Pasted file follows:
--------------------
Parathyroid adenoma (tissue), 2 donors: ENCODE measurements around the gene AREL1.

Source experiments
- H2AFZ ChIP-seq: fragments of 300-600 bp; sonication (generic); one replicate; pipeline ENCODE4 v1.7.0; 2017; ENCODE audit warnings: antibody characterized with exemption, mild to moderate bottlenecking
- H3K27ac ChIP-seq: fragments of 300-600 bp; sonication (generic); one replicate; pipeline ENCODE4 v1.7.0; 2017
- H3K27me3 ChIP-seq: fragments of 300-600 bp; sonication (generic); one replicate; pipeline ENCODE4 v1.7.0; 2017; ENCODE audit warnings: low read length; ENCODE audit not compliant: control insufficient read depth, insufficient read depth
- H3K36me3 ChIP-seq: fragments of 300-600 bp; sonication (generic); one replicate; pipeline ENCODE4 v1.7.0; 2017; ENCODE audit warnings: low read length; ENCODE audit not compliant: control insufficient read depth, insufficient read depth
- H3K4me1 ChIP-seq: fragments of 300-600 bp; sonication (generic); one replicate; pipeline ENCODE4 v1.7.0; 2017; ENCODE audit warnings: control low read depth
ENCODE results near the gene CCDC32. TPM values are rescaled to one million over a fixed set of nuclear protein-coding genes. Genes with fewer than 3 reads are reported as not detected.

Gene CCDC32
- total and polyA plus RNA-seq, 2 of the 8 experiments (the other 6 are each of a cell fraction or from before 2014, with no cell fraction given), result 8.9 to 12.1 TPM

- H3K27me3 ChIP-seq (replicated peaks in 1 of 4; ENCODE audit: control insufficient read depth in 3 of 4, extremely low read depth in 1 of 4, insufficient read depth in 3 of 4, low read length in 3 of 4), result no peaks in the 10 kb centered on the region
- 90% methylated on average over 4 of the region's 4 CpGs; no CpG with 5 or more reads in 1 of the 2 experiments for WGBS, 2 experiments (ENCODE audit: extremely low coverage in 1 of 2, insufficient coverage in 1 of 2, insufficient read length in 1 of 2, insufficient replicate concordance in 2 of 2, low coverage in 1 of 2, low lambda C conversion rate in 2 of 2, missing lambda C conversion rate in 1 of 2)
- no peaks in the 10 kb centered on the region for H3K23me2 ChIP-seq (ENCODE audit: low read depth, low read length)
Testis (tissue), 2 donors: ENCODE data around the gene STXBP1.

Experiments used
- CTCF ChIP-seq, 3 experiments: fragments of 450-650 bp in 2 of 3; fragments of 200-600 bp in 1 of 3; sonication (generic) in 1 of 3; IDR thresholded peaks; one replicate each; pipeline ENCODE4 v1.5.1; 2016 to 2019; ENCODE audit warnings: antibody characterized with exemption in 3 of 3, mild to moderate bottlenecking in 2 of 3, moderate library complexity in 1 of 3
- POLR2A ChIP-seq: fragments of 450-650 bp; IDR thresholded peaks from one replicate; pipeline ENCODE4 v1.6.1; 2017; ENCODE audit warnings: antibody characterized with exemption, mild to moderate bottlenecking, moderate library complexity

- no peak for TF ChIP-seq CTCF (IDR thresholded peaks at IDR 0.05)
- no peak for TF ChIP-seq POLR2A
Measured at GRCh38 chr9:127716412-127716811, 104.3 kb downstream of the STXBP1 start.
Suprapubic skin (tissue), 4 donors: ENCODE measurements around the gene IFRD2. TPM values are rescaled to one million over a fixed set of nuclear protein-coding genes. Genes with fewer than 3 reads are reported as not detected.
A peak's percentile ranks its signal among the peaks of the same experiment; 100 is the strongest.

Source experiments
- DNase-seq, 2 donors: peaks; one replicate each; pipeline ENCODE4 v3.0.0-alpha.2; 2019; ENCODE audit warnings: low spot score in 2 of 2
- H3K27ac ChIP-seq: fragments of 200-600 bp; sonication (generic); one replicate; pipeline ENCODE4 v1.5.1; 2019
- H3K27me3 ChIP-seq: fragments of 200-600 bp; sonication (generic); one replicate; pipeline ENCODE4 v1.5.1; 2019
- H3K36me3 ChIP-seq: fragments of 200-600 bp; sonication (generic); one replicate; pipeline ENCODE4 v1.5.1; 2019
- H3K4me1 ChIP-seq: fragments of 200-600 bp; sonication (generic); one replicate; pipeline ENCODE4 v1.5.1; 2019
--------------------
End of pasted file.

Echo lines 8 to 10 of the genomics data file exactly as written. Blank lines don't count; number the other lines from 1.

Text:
ENCODE results near the gene CCDC32. TPM values are rescaled to one million over a fixed set of nuclear protein-coding genes. Genes with fewer than 3 reads are reported as not detected.

Gene CCDC32
- total and polyA plus RNA-seq, 2 of the 8 experiments (the other 6 are each of a cell fraction or from before 2014, with no cell fraction given), result 8.9 to 12.1 TPM